|Dark and dread fell that autumn night: The wind-gusts fitful blew: The thunder rattled: – the lightning’s glare Showed BEACON’s crags to view.||“Thanks, Father! Thanks! – To this well and thee,” Said the youth, “But to Heaven most, I owe the life of the fairest wife That CHARNWOOD’s bounds can boast.|
|The thunder neared – the lightning played Around the sheltering oak; But Agnes, of men, not God afraid, Shrank not at the lightning’s stroke!||“The blushing bride thou seest at my side. (Three hours ago made mine) Is she who from death was restored to breath By Heaven’s own hand and thine”.|
|The thunder passed – the silvery moon Burst forth from her cave of cloud, And showed in the glen “Red Comyn’s” men, And she breathed a prayer aloud:-||“The Prior of ULVERSCROFT made us one, And we hastened here to tell How much we owe to kind Heaven and thee, For the gift of the HOLY WELL”.|
|Maiden mother of God! Look down List to a maidens prayer: Keep undefiled my mother’s sole child The spotless are thy care”||“In proof of which – to the HOLYWELL HAW I give as a votive gift, From year to year three fallow deer, And the right of the Challenge drift”.|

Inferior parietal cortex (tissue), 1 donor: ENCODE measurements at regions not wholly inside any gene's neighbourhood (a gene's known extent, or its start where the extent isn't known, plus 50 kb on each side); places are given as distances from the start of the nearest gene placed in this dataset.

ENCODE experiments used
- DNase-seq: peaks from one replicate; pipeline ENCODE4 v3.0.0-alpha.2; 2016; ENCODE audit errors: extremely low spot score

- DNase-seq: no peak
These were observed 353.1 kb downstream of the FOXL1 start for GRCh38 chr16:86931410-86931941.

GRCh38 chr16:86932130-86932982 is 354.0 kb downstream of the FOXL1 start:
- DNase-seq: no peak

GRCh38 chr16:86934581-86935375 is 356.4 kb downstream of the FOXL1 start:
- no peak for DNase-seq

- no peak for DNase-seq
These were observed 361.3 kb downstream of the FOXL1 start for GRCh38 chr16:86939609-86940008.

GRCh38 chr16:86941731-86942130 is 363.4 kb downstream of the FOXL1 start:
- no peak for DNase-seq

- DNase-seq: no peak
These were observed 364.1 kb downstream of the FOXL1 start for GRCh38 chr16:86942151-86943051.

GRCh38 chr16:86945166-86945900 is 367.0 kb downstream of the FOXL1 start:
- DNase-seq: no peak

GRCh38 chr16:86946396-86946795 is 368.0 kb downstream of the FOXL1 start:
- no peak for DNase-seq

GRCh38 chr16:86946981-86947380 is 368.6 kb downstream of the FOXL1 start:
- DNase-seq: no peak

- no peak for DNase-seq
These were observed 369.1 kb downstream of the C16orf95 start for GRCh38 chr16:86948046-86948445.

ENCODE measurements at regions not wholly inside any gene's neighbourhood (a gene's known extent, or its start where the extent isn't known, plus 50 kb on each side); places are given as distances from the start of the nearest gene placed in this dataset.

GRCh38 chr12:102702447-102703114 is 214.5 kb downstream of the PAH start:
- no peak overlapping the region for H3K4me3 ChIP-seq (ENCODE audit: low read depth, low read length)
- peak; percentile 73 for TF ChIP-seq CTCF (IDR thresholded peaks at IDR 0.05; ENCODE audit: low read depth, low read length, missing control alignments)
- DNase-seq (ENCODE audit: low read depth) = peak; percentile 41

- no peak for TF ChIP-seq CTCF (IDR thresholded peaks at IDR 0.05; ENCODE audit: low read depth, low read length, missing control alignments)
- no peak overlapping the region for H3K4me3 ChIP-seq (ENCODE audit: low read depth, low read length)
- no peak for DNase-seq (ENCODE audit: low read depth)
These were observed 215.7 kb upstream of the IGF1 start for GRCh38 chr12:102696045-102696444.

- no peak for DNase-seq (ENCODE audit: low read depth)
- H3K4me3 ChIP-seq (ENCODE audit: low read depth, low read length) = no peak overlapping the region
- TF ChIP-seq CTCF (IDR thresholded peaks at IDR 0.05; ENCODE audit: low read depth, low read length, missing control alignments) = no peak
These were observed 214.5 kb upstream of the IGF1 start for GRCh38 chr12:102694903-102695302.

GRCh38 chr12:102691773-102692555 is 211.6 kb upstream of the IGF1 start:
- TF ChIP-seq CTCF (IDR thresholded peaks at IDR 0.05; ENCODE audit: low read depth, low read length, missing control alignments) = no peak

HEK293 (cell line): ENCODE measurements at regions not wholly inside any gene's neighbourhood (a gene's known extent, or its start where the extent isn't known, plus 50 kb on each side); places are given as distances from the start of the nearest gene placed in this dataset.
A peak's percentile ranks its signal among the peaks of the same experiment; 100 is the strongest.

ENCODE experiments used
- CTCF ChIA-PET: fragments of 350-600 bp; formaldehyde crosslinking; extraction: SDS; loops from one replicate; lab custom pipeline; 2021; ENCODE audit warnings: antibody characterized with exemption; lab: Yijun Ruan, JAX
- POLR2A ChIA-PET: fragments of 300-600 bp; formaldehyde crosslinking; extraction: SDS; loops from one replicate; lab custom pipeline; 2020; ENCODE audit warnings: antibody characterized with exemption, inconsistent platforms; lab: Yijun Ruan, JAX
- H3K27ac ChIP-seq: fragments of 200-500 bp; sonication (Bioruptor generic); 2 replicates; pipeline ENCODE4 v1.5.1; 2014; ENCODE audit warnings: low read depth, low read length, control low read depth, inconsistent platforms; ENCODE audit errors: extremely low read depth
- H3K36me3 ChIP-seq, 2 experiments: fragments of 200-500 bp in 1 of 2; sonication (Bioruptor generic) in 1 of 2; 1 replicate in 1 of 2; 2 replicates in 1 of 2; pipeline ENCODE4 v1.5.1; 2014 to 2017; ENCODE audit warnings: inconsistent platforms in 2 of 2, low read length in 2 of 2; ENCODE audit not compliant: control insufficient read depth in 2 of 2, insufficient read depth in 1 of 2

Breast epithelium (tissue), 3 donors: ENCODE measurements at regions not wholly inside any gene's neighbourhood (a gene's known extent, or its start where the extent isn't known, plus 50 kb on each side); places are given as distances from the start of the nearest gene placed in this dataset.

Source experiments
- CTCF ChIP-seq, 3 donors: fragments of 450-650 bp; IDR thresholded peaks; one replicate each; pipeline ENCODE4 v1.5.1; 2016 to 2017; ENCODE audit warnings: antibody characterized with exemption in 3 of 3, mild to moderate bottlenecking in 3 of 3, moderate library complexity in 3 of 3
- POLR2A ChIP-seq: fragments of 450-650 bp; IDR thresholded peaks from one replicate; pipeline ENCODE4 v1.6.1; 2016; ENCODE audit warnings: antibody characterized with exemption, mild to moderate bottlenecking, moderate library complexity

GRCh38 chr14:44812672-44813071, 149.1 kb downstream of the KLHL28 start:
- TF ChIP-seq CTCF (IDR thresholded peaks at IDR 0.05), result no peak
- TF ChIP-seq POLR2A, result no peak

|” The sun had not glinted on BEACON HILL Ere the Hermit of the HOLY WELL Went forth to pray, as his wont each day, At the cross in Fayre-Oke dell.||“I give, besides, of land two hides, To be marked from the Breedon Brand: To be held while men draw from the Well in this Haw A draught with the hollow hand”.|
|Ten steps had he gone from the green grassy mound Still hemming the HOLY WELL HAW, When, stretched on the grass – by the path he must pass A statue-like form he saw!||The Hermit knelt, and the Hermit rose, And breathed “Benedicite! And tell me”, he said, with a hand on each head, “What heaven sent pair I see!”|
|He crossed himself once, he crossed himself twice, And he knelt by the corse in prayer: “Jesu Maria! cold as ice – Cold – cold – but still how fair!”||“This is the lost de Ferrers’ child, Who dwelt at the Steward’s Hay; And, father, my name – yet unknown to fame Is simply EDWARD GREY”.|
It is thought that after being revived she gave her name to God and became a prioress and some historians link it to a real life account of Eleanor Ferrars whose was carried off. It also has similarity to legends associated with Essex’s Running Well and Kent’s St. Thomas’s well at Singlewell.
The well today